That same car would be sold several years back just a few miles from me at the Barret Jackson auto show in Scottsdale AZ.  I wanted to show up and let the buyer know if he looked real close he could probably see the bondo job covering up those bullet holes. 

Back to that side story about my Uncle Vince who was basically to Clatsop county what Mike Tyson was to the rest of the world in their primes.  A good friend of mine talked me into getting my ear pierced in 1994.  Hey, everybody was doing it!  The gold hoop look was all the rage during this time.  Anyway it was during Regatta, which if you’re from the area you know this is a big booze fest.  We showed up at the Portway Tavern and bellied up to the bar, fake ID’s in hand, Regatta pin on shirts, ready for some action as Sabotage by the Beastie Boys played in the background (YES!  I knew I could work it in). 

Not more than a minute after we sit down some 40 something year old man starts heckling us about our ear rings.  Since it was Regatta I told him we were with the pirates of the Caribbean… he wasn’t buying it.  Thinking we were a couple of college punks from the big city of Portland he slid down the bar and really started to heckle with the unoriginal gay humor..  Clearly this mental giant was pulling out all the stops.  I finally convinced him we were locals thinking that would finally shut him up, no such luck.  He started grilling me about who I was, wanting to know name.  When I told him I was Jim Colvin’s son the first words out of his mouth were, “Is Vince Rubino your uncle?” I could tell from the complete 180 in demeanor that he had either had the fear of an ass kicking put into him or it had actually taken place.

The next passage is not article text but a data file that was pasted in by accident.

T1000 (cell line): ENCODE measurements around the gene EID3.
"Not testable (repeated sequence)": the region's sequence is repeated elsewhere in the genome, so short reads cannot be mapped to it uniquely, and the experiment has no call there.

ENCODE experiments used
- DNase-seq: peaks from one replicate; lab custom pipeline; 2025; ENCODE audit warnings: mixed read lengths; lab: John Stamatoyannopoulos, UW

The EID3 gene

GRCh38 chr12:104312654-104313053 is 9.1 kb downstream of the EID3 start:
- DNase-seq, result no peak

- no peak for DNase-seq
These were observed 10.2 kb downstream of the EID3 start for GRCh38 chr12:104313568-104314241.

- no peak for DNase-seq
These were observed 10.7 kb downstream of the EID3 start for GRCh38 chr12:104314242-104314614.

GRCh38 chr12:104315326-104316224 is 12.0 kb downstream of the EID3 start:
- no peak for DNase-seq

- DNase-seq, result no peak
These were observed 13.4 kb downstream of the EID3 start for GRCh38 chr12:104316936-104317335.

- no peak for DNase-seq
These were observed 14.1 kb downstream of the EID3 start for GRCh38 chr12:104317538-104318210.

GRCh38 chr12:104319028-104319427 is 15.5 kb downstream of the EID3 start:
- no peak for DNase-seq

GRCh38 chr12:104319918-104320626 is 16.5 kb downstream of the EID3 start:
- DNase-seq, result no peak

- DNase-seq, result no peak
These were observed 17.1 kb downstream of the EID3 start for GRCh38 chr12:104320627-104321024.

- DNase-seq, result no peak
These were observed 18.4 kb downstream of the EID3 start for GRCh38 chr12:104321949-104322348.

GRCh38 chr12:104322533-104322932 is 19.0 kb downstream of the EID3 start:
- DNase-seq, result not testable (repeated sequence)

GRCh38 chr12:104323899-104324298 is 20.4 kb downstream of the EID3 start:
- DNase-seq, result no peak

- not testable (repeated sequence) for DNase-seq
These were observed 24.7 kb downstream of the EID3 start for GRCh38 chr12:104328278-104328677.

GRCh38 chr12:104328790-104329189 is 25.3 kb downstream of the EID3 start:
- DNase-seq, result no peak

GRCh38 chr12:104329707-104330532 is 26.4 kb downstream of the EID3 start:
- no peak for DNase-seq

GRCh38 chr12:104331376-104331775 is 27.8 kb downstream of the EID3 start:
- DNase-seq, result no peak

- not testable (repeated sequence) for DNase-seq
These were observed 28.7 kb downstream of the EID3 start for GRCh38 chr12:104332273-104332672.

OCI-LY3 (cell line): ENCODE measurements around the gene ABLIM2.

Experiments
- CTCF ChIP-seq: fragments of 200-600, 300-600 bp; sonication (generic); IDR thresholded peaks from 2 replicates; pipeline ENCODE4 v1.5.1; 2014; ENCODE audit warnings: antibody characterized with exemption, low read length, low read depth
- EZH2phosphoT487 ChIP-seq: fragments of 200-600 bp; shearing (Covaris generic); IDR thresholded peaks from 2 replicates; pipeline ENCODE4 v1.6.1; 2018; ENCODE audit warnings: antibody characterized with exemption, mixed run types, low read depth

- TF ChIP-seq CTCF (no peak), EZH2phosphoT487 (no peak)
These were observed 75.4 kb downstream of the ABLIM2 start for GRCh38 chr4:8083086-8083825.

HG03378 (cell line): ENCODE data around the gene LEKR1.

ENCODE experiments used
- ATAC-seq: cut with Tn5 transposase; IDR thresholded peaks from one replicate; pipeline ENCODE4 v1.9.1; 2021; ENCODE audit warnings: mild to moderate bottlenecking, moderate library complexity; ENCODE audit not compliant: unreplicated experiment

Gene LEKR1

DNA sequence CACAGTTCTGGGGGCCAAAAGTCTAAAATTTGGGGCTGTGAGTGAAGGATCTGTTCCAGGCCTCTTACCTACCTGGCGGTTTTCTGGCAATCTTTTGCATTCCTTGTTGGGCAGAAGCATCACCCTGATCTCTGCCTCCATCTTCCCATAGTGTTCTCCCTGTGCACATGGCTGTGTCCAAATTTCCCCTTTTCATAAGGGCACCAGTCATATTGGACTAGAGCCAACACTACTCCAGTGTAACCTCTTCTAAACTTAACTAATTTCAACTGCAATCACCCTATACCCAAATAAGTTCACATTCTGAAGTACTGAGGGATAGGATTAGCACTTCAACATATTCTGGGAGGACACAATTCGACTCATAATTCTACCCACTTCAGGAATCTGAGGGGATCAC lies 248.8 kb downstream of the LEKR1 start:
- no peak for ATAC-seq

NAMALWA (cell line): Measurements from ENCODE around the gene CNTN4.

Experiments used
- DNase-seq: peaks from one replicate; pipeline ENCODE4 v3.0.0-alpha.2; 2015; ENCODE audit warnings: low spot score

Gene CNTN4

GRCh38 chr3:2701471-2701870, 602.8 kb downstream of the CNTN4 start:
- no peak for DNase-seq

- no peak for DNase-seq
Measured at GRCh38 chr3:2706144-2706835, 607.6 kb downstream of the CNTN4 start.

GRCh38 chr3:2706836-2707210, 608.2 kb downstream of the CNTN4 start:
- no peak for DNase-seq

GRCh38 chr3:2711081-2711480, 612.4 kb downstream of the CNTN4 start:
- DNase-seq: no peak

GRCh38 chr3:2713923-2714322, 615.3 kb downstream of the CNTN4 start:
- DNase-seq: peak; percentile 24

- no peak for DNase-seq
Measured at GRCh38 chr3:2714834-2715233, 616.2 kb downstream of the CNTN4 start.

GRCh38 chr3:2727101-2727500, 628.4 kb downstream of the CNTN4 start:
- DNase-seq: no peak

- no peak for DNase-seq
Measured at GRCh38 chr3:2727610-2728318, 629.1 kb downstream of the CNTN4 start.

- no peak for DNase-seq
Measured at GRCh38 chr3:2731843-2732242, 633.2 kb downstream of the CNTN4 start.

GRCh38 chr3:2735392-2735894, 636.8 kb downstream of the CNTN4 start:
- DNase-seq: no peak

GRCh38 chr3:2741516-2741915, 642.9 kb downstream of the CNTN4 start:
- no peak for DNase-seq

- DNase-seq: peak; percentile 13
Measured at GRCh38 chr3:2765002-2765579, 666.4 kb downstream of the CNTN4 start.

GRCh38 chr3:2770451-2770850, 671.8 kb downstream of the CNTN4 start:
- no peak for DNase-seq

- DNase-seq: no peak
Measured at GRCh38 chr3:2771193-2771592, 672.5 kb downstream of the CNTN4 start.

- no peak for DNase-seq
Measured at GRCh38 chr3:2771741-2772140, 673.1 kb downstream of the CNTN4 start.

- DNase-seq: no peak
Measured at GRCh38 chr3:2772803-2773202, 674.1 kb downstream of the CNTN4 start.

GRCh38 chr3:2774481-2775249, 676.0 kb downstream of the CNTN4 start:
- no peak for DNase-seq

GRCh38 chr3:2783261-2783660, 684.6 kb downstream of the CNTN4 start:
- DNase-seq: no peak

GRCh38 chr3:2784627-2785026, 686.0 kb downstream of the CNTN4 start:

After 15-20 minutes of listening to this guy I was going to turn the tables and start asking him questions and see how he liked it.  “I hear my uncle was a pretty tough guy back in the day, do you know him?” to which he responded, “well he wasn’t as tough as he thought”  Clearly he was trying to back pedal and save face at the same time.  “Really?  because from what I’ve heard he never lost a fight…..ever.”    At this point he mumbled something under his breath and walked away.  This was pre cell phone era, so for you younger readers he pretended to get an important text. 

The best part of the story is when I relayed the conversation to my uncle, he called and left a calm and pleasant message on the guys answering machine.  “Hello, this is Vince, I was just talking to my nephew and he said you guys were talking about the old days, if you want to go over anything feel free to give me a call.” (no return phone call was ever received)  The guys name was Jim Pinkstaff and he got his whippin by my uncle in grade school.  Reputation goes a long way in Clatsop County, approximately 30 plus years if my math is correct.